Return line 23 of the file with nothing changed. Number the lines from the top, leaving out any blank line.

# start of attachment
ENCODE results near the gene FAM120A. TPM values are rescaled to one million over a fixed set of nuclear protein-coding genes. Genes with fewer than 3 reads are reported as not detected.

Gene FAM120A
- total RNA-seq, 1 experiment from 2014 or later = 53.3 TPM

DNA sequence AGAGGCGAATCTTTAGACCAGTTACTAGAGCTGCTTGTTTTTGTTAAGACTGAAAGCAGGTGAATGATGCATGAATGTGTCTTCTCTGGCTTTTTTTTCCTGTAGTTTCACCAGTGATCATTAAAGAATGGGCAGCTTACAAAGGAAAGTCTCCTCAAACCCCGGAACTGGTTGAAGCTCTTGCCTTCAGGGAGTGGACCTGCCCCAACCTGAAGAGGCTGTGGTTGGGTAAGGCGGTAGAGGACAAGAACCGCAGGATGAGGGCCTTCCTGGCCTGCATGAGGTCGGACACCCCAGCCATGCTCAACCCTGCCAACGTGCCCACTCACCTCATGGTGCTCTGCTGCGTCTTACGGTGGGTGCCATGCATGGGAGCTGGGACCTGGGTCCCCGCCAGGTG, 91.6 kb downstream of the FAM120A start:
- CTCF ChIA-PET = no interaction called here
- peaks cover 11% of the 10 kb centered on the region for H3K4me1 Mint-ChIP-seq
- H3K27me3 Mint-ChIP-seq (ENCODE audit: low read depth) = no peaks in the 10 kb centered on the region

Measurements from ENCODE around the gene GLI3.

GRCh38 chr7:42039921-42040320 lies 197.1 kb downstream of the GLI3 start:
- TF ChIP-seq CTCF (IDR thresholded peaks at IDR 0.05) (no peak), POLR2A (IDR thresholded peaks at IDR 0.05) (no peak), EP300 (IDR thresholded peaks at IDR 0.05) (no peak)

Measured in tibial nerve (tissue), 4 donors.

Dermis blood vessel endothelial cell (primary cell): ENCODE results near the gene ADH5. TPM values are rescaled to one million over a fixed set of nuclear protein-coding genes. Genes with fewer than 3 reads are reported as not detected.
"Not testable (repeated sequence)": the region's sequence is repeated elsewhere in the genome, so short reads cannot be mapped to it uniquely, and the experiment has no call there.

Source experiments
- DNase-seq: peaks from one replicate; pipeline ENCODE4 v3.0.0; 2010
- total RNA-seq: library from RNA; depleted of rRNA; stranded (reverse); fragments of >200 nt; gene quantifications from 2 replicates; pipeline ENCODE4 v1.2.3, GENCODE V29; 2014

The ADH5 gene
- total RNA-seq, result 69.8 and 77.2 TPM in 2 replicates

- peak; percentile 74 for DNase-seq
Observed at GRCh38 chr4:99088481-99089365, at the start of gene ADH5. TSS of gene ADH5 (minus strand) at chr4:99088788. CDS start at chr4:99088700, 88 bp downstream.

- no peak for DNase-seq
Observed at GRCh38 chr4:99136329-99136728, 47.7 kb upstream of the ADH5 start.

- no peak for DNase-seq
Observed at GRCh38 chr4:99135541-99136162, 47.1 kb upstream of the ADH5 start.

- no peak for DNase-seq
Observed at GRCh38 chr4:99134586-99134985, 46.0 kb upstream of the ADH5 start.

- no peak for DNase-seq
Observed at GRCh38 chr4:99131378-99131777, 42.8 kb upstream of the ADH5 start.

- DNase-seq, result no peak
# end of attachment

- no peak for DNase-seq